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Structuring of bacterioplankton communities by specific dissolved organic carbon compounds
Linnaeus University, Faculty of Science and Engineering, School of Natural Sciences.
Linnaeus University, Faculty of Science and Engineering, School of Natural Sciences.ORCID iD: 0000-0002-7120-4145
Linnaeus University, Faculty of Science and Engineering, School of Natural Sciences.ORCID iD: 0000-0002-6405-1347
2012 (English)In: Environmental Microbiology, ISSN 1462-2912, E-ISSN 1462-2920, Vol. 14, no 9, 2361-2378 p.Article in journal (Refereed) Published
Abstract [en]

The main role of microorganisms in the cycling of the bulk dissolved organic carbon pool in the ocean is well established. Nevertheless, it remains unclear if particular bacteria preferentially utilize specific carbon compounds and whether such compounds have the potential to shape bacterial community composition. Enrichment experiments in the Mediterranean Sea, Baltic Sea and the North Sea (Skagerrak) showed that different low-molecular-weight organic compounds, with a proven importance for the growth of marine bacteria (e.g. amino acids, glucose, dimethylsulphoniopropionate, acetate or pyruvate), in most cases differentially stimulated bacterial growth. Denaturing gradient gel electrophoresis fingerprints and 16S rRNA gene sequencing revealed that some bacterial phylotypes that became abundant were highly specific to enrichment with specific carbon compounds (e.g. Acinetobacter sp. B1-A3 with acetate or Psychromonas sp. B3-U1 with glucose). In contrast, other phylotypes increased in relative abundance in response to enrichment with several, or all, of the investigated carbon compounds (e.g. Neptuniibacter sp. M2-A4 with acetate, pyruvate and dimethylsulphoniopropionate, and Thalassobacter sp. M3-A3 with pyruvate and amino acids). Furthermore, different carbon compounds triggered the development of unique combinations of dominant phylotypes in several of the experiments. These results suggest that bacteria differ substantially in their abilities to utilize specific carbon compounds, with some bacteria being specialists and others having a more generalist strategy. Thus, changes in the supply or composition of the dissolved organic carbon pool can act as selective forces structuring bacterioplankton communities.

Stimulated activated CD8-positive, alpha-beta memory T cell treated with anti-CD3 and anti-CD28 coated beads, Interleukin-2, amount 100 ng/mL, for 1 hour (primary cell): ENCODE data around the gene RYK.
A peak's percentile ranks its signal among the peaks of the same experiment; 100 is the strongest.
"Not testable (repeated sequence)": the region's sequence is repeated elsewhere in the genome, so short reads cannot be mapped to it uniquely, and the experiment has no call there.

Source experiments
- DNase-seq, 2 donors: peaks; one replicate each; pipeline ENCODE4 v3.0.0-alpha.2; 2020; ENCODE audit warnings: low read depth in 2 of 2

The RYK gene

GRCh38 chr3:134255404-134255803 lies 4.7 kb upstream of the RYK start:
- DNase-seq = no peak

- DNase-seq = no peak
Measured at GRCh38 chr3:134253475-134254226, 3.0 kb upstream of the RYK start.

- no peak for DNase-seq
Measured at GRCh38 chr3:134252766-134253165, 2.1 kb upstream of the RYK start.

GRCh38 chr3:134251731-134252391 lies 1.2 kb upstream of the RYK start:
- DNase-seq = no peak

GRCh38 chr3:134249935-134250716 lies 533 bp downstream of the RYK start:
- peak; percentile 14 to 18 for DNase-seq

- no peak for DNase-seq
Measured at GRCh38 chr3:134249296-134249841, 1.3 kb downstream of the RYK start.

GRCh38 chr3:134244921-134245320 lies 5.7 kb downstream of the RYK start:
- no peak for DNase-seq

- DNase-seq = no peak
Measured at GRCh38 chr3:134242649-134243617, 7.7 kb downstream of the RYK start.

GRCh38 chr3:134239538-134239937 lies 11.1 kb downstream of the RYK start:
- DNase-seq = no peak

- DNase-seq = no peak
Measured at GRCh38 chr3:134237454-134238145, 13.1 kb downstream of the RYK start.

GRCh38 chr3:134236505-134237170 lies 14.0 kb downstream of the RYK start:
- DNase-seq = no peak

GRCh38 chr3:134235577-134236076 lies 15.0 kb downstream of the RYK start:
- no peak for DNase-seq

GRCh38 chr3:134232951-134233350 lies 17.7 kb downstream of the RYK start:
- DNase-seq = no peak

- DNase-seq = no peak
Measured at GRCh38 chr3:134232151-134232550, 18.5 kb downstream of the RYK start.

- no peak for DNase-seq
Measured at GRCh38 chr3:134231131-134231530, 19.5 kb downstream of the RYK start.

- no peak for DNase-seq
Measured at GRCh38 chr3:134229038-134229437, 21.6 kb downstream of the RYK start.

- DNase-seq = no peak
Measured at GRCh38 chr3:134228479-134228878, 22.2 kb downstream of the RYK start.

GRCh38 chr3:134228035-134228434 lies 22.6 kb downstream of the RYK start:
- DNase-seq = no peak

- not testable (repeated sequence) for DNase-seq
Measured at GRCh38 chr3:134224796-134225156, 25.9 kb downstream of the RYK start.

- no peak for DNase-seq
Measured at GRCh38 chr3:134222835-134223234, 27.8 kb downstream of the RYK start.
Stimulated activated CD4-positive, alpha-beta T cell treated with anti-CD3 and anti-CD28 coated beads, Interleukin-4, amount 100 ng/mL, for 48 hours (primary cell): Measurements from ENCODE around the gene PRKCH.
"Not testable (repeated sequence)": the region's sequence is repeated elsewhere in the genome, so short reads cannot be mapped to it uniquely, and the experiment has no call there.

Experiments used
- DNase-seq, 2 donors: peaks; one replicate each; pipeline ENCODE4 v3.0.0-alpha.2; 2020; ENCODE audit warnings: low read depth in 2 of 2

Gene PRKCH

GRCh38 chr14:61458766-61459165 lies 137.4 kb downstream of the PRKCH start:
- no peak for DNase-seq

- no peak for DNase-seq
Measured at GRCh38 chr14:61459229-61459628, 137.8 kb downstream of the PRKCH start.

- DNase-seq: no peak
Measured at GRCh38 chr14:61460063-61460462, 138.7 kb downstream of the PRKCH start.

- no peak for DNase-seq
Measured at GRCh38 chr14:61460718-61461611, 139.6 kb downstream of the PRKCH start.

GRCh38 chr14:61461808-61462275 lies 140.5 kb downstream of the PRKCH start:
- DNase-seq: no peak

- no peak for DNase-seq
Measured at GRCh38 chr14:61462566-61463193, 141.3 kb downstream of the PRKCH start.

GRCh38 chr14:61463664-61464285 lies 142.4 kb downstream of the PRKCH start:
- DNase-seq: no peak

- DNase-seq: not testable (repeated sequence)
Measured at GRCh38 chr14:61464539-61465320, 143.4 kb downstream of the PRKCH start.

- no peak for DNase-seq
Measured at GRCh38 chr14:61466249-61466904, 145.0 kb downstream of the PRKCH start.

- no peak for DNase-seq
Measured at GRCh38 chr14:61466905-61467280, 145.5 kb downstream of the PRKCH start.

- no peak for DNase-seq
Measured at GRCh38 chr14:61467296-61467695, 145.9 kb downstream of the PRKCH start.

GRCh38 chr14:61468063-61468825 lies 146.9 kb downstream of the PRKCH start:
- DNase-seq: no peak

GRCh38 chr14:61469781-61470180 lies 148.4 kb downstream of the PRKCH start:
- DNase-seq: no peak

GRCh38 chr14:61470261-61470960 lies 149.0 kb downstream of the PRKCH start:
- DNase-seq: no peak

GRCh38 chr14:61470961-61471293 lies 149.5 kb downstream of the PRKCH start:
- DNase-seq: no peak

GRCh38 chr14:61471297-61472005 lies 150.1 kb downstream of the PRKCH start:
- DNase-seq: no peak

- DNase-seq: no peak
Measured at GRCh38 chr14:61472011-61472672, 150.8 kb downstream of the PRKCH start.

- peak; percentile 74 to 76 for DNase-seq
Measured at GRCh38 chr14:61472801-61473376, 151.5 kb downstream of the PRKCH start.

Place, publisher, year, edition, pages
2012. Vol. 14, no 9, 2361-2378 p.
National Category
Microbiology
Research subject
Natural Science, Microbiology
Identifiers
URN: urn:nbn:se:lnu:diva-20847DOI: 10.1111/j.1462-2920.2012.02804.xISI: 000308300600010OAI: oai:DiVA.org:lnu-20847DiVA: diva2:541645
Available from: 2012-07-20 Created: 2012-07-20 Last updated: 2016-10-25Bibliographically approved

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Gómez-Consarnau, LauraLindh, Markus V.Pinhassi, Jarone
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CiteExportLink to record
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Citation style
  • apa
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